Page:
Echoes

Floating down from Scotland, the Gilded Balloon, one of Edinburgh Fringe’s biggest venues, has brought a show of such magnitude onto its unsuspecting Brighton audiences that the gauntlet has well and truly been laid down.

the way in which their stories were told, from being in the moment to projecting their inner monologues, it was captivating to behold and they didn’t leave any details untold

Here to provide a southern host, Rialto Theatre has become the home place of Echoes, a story of two British women who are seemingly worlds apart but who share an unfortunate series of events. The acting was faultless, the two women carried their parts well and their impressions of absent characters were both accurate and amusing at the same time.

There were no props or costumes changes but the way in which their stories were told, from being in the moment to projecting their inner monologues, it was captivating to behold and they didn’t leave any details untold.

Born 175 years apart, the show tells the tragic events that shaped these women’s lives. From boldly asserting their independence and freedom of choice, to having to face the ultimate consequences of their actions. The Victorian Bluestocking and the Jihadi teenager have a lot more in common than you would think.

Both women followed the dream of a better life through choosing to marry into an ideology abroad, the Bluestocking a Christian missionary and the teenager joining Isis in Syria. A tough tale to tell without resorting to Daily Mail-style stereotypes, it gave an honest account of the girls’ experience of submission and subordination, trapped in a countries where they thought they’d finally belong.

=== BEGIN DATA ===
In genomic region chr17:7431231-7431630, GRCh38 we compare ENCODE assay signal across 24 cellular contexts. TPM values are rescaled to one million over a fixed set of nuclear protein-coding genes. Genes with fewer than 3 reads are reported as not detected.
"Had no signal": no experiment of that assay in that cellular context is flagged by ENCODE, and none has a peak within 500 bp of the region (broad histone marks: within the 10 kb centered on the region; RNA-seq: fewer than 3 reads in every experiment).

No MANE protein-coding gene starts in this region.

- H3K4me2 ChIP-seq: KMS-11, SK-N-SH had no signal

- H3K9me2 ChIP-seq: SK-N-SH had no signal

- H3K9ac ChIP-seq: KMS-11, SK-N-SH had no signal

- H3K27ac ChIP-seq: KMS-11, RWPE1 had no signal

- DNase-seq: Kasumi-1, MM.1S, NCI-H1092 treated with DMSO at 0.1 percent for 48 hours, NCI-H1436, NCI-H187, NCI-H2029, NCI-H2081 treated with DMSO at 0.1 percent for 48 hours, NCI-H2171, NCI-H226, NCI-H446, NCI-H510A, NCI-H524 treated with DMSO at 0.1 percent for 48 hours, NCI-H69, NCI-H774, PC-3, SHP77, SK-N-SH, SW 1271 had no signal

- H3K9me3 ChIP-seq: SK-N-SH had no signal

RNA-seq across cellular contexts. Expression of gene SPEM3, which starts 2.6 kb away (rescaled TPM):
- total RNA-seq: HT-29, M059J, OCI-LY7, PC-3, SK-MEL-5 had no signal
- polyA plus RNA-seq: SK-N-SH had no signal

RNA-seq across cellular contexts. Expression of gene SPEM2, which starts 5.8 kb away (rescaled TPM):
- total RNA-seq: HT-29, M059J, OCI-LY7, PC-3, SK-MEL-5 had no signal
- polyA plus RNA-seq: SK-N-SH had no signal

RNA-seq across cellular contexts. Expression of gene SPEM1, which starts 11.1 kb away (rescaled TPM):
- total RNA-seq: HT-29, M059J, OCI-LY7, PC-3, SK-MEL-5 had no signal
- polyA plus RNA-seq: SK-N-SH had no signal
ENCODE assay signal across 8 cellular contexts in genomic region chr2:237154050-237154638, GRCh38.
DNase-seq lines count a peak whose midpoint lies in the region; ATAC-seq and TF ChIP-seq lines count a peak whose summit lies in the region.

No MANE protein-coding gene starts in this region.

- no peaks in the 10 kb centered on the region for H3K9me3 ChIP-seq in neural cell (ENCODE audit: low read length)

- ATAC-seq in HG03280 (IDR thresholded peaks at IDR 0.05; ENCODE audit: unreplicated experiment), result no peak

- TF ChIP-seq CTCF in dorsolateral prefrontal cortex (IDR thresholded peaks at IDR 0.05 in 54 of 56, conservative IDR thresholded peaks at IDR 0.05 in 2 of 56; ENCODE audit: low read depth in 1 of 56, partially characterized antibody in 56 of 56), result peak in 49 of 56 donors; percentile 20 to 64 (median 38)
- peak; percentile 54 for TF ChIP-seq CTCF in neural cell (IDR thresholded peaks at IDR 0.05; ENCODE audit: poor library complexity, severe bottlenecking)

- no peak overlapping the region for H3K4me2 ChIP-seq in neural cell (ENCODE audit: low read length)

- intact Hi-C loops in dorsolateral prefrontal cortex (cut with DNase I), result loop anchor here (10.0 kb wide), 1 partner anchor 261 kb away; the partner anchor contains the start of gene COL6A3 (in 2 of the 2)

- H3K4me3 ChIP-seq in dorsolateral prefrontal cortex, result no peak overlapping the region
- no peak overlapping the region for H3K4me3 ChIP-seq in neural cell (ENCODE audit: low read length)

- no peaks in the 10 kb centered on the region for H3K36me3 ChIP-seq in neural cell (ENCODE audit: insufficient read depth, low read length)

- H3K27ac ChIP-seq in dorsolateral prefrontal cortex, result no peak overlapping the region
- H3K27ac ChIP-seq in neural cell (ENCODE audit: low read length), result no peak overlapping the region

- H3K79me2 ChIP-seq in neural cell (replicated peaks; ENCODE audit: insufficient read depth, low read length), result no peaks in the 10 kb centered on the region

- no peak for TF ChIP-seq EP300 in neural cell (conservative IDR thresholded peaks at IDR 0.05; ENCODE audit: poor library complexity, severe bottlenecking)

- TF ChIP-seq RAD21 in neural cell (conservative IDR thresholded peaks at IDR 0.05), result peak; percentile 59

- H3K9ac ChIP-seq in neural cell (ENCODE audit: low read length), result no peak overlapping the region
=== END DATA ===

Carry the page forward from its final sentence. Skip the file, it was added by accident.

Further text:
The only drawback of note was that the piece didn’t quite linger enough on the grooming or coercing that would make a young woman want to travel to such a hostile environment. It was hinted at throughout in the retrospective of regret but I think it would have given the audience more sympathy for the characters earlier on, rather than thinking they brought it on themselves. We all realise that both characters were tricked by their 'free will' and the promise of a better life far away but it would have been more interesting to take this journey with them.

Its clever historical comparison and well-acted performances will ensure this show gets the audience numbers it deserves and confronting such subject matter from the eyes of the women themselves made it both compelling and thought provoking. However, on an unfortunate end note, it would seem that the lesson for women learned is that no matter what period of time you find yourself in, never trust your own decisions and venture out of your familiar surroundings because no good will come of it. 

Reviews by Bethan Troakes

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Performances

Location

The Blurb

A tale of two British women born 175 years apart. One is a schoolgirl jihadi, the other a Victorian bluestocking. Both travel to the East to build empires; both meet tragedy in blood-soaked lands. Timely drama by lead Spitting Image writer Henry Naylor.

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